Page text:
NARTH features leader of international efforts to keep homosexuality illegal

This coming weekend, Sharon Slater will speak at the annual conference of the National Association for the Research and Therapy of Homosexuality (NARTH). Slater is the President of Family Watch International, an organization that lobbies the United Nations for pro-life and anti-gay causes. In January of 2011, Slater hosted a conference of over 30 United Nations delegates to promote her policy objectives. During the conference, the ex-gay message was prominent with a “the personal testimony of a patient who is successfully reorienting from homosexuality to heterosexuality” and a speech from an expert Slater refused to name.
Earlier this year, Slater claimed that she stopped using Martin Ssempa as a liaison in Africa after she learned about Ssempa’s support for the Anti-Homosexuality Bill. Slater correctly understands that the bill requires the death penalty for HIV positive gays and she opposes that. However, she refused to condemn prison terms for gays in Uganda or any other country. In essence, her position is the same as Scott Lively’s view – oppose the death penalty but support the stance of African nations who maintain harsh prison terms for GLBT people. The Anti-Homosexuality Bill is once again before Uganda’s Parliament and may be considered on the floor within the next month.
Slater has traveled to Africa several times to speak against relaxing laws on homosexuality. At a Nigerian conference in 2009 – the same year the Anti-Homosexuality Bill was introduced – Slater praised Uganda for refusing to decriminalize homosexuality. Earlier this year, also in Nigeria, Slater commended Nigeria for resisting the UN’s call for decriminalization.
Like Lively, Slater uses NARTH materials as a foundation for her policy positions. On the FWI website, Slater twice refers readers to a 2009 paper by NARTH which reviews studies of sexual orientation change efforts. She uses their materials to support her view that GLB people are not entitled to human rights because sexual orientation is not a fixed trait.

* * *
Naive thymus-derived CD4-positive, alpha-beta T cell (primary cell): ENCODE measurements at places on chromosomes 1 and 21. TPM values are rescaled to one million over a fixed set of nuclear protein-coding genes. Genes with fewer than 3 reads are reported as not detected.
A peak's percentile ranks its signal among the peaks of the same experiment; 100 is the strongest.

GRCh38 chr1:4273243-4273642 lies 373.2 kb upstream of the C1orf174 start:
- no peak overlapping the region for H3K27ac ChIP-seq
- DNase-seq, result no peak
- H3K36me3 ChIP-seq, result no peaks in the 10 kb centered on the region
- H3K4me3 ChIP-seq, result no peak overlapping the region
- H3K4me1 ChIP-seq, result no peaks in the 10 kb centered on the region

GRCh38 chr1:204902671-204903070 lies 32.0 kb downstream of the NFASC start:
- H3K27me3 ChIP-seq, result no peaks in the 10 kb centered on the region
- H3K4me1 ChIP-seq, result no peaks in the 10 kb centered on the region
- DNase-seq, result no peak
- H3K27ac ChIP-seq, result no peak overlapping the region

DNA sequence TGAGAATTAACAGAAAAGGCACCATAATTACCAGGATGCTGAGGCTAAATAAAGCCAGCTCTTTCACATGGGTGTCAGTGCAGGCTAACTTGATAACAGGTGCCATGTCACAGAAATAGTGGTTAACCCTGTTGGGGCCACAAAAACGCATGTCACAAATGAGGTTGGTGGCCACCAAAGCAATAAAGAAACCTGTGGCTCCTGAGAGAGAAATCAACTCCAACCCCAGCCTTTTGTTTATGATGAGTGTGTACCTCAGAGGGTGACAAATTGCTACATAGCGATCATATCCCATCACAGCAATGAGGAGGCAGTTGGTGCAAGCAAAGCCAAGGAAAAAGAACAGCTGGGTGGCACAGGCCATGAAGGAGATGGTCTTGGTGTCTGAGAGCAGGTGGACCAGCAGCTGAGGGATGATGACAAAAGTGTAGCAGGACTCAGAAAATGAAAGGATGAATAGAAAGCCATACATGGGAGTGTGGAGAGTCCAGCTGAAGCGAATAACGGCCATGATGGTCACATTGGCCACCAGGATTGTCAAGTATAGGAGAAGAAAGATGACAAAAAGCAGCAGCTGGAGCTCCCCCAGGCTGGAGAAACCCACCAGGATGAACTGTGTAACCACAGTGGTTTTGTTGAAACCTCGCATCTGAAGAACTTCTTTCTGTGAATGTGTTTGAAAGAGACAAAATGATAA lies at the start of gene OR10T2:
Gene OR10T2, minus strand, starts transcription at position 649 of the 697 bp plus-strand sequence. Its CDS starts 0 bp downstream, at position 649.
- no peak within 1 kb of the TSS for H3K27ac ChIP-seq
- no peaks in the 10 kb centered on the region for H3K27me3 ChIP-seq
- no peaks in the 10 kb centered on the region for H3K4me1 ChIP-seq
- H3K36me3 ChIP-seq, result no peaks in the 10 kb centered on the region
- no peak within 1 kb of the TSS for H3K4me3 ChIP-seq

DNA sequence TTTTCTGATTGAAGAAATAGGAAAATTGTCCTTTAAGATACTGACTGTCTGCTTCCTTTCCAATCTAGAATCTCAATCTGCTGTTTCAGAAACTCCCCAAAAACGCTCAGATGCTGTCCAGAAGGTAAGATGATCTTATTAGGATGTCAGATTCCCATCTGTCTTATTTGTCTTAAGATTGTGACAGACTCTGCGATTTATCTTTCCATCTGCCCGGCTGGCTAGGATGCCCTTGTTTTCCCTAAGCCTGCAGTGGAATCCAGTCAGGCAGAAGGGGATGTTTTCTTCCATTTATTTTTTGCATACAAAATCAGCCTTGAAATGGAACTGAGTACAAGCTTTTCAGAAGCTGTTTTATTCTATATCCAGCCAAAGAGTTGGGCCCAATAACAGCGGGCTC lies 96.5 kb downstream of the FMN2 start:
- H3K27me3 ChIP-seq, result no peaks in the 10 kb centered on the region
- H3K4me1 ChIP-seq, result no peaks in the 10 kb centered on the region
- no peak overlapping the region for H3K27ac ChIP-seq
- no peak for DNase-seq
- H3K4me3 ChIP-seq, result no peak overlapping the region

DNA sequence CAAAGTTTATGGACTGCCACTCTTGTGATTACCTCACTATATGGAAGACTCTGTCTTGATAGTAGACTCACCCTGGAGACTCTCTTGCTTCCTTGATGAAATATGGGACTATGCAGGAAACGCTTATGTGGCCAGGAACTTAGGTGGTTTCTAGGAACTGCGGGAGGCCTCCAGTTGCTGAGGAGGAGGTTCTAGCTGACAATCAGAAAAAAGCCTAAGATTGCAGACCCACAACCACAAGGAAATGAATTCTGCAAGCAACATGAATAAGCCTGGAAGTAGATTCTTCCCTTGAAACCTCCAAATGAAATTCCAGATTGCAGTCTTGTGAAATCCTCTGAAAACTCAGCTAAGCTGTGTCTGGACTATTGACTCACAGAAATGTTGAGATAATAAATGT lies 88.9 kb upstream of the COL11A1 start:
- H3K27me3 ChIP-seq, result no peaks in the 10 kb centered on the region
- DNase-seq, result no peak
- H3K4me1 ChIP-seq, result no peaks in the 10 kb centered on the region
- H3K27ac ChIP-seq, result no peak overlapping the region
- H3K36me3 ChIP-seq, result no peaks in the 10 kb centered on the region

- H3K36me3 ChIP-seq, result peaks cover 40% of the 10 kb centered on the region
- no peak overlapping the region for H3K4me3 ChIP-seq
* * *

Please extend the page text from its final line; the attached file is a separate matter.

In this context, it is striking that NARTH has refused to declare opposition to criminalization of homosexuality. In December, 2009, I asked NARTH’s leadership about the organization’s position on Uganda’s Anti-Homosexuality Bill. At that time, Scott Lively advocated that forced therapy for gays should be included in the bill. NARTH’s operations director, David Pruden, rejected the forced therapy as ineffective. However, NARTH past-president Dean Byrd declined to take a position on criminalization saying,

We are aware of the situation in Uganda but thank you for bringing this to our attention. I am sure that you are aware that as a scientific organization, NARTH does not take political positions; however, we are happy to provide a summary of what science can and cannot say about homosexuality for those who do.

In contrast, NARTH has taken a position on a few political issues. For instance, the organization opposes “gay advocacy in schools” and “same-sex marriage.” Since NARTH has taken a stance on some political issues, it is puzzling that the organization will not on criminalization of homosexuality. Such laws harm affirming and non-affirming GLB people alike.
In light of NARTH’s failure to oppose criminalization, it is troubling that the group invited Slater to speak at their conference.  Ms. Slater is not trained as a clinician, scientist or a researcher; she is an advocate of policies which restrict the basic liberties of GLB people around the world and would do the same in the US if possible. In absence of an official policy on decriminalization, it appears that NARTH’s invitation of Ms. Slater signals the posture of the organization on the matter.